Since inception, our aim at eoSurgical has been to improve surgical training worldwide. As part of this goal, in 2018 we partnered with the University of Edinburgh’s award-winning MSc in Surgical Sciences: the Edinburgh Surgical Sciences Qualification (ESSQ). This is a distance learning program delivered jointly by the Royal College of Surgeons of Edinburgh and the University of Edinburgh. We fund a scholarship open to a surgical trainee from a less economically developed country.
Now firmly established on the program, we took some time to catch up with the current recipient of the eoSurgical ESSQ scholarship, Munahimbala Hamweemba, who is based in Lusaka.
eoSurgical: We’re delighted to be supporting your participation in the ESSQ. What is your current stage of training and how are you finding the program so far?
Munahimbala: I am a 2nd year Orthopaedics and Trauma trainee based at the Levy Mwanawasa University Teaching Hospital in Lusaka. I have enjoyed the ESSQ immensely so far and it has been of great help. I especially noticed this during my end of 1st year basic surgical science exams here where I scored in the top percentile!
eoSurgical: Congratulations – we too aim for excellence! Has any aspect been particularly useful so far?
Munahimbala: The ESSQ has given me a firm grounding of basic science knowledge and have found it easier to build new knowledge which is more than I expected. I embarked on the ESSQ programme with an academic career in mind as I learnt during my undergraduate years that I found enjoyment in teaching my peers.
eoSurgical: What does the future hold, after completion of the Masters?
Munahimbala: For the future, I intend to pursue a fellowship in orthopaedic spine surgery - hopefully in the UK - which I'm fully aware is quite competitive. Hopefully, the ESSQ and MRCS (to sit next year) will improve my odds.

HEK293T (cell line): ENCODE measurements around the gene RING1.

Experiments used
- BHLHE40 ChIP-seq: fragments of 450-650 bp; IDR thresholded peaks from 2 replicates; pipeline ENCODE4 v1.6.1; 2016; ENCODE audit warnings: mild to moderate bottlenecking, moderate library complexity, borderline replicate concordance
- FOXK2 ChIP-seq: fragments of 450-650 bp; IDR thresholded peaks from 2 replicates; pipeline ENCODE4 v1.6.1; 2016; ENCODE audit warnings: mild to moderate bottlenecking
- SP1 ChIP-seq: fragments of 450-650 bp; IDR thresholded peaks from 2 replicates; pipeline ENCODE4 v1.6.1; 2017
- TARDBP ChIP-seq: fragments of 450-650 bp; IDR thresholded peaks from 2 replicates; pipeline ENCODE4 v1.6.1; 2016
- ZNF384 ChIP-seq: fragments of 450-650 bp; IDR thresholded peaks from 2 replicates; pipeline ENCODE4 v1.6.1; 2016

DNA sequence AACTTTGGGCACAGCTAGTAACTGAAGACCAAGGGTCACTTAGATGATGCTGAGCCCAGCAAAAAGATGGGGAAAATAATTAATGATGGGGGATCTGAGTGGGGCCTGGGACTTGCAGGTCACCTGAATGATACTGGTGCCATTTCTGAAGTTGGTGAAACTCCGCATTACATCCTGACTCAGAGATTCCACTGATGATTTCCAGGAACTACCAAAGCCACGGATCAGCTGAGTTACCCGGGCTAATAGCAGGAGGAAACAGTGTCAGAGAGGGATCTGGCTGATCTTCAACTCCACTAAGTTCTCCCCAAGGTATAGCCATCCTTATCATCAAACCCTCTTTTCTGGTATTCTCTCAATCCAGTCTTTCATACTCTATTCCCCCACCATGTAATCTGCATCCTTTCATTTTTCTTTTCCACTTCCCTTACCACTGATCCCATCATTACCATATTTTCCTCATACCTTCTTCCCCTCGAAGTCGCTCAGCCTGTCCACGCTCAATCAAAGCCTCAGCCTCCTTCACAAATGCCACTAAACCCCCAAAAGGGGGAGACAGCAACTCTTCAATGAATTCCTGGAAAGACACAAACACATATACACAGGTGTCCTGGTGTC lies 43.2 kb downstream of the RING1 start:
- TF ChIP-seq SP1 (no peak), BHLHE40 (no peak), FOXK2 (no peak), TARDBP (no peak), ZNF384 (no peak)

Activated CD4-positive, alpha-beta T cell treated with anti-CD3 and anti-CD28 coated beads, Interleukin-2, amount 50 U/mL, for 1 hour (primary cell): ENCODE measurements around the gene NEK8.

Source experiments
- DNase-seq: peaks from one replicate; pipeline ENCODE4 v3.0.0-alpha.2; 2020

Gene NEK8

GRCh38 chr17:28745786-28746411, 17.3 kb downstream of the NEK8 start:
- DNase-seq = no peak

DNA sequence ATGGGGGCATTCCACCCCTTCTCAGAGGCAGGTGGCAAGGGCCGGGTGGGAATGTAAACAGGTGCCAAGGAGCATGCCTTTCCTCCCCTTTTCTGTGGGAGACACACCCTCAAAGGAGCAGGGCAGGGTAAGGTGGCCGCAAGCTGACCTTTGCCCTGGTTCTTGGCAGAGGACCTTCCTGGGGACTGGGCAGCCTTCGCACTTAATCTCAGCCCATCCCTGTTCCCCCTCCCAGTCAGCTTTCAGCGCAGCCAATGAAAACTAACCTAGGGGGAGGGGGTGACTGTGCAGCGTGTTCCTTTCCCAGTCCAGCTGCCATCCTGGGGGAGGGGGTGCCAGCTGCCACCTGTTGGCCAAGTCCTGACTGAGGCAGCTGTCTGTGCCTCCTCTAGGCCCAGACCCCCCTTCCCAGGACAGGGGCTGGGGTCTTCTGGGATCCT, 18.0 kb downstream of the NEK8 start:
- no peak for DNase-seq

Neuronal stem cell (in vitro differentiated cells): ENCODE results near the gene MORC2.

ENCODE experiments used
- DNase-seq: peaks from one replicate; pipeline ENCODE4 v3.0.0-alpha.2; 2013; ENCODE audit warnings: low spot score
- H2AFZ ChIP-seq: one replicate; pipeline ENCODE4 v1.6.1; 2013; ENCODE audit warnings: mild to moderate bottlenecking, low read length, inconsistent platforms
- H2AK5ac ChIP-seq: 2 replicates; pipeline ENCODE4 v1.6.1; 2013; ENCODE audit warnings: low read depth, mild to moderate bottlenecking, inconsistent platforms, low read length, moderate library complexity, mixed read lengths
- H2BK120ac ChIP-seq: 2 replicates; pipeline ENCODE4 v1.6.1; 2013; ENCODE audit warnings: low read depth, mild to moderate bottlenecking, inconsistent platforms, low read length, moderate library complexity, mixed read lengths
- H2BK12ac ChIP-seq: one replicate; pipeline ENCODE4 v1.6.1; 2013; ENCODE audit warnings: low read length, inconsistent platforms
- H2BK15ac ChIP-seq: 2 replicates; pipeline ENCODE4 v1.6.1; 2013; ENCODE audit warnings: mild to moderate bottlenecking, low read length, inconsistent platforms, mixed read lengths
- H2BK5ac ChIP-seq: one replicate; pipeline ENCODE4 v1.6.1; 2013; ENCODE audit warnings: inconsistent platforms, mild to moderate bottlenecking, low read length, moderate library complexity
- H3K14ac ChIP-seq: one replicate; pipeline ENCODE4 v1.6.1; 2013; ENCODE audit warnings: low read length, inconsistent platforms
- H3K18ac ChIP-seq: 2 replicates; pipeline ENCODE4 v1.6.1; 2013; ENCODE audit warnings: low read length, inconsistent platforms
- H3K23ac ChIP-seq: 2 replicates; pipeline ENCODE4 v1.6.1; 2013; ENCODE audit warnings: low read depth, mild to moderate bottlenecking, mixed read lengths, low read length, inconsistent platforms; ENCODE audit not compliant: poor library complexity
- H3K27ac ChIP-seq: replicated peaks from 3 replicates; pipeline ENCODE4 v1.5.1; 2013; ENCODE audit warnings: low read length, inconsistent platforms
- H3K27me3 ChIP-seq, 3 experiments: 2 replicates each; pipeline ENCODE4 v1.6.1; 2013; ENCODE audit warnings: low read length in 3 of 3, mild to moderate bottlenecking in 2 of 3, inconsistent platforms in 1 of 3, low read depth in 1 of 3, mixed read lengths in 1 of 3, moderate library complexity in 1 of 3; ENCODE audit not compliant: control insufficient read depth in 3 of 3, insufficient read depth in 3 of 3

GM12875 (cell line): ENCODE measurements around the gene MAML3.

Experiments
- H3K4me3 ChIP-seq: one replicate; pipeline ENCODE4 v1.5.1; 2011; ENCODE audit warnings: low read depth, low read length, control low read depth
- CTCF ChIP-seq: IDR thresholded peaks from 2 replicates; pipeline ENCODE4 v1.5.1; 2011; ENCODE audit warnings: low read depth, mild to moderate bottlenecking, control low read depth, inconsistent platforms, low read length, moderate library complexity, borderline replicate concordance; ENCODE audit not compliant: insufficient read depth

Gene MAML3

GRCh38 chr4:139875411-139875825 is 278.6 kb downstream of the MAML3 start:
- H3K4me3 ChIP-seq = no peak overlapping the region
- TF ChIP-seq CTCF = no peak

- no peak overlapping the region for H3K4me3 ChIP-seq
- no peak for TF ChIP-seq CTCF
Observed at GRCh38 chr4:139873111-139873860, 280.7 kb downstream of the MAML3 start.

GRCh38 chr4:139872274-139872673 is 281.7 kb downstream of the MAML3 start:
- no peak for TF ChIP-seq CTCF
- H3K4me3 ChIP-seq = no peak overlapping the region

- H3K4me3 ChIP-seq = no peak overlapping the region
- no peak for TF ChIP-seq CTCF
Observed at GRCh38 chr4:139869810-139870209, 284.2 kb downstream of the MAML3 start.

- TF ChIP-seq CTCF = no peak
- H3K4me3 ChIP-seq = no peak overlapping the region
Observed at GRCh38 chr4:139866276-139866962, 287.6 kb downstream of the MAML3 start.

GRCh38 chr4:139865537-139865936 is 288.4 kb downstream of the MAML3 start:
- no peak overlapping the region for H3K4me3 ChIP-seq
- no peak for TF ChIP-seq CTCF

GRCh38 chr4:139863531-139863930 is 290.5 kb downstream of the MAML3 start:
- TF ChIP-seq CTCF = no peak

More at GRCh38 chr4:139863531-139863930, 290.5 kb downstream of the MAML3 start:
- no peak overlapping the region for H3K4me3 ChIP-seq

eoSurgical: How are surgery and surgical training changing for you locally, in Zambia?
Munahimbala: Zambian surgical training is making significant strides with the recent introduction of Neurosurgery, Opthalmology and ENT specialities though sub-specialisation for Orthopaedics and General surgery are lacking.
Collaborations like the ESSQ are proving invaluable in low and middle income countries like Zambia which still suffer a huge surgical disease burden, mainly due to the astronomical patient-to-doctor ratio, by adding quality to the training of surgical trainees.
The future of Zambian surgery is very bright! We are scoring a number of firsts, the most recent being a kidney transplant done at the University Teaching Hospital(UTH). Zambia is about to implement for the first time a National social health insurance programme in an effort to attain universal health coverage. This will see improvements in the quality and coverage of surgical services for the Zambian population which sounds very exciting!
eoSurgical: Good luck with the rest of the program and we look forward to hearing what the future holds! We’re delighted to be playing a small role in helping your training.
The eoSurgical Team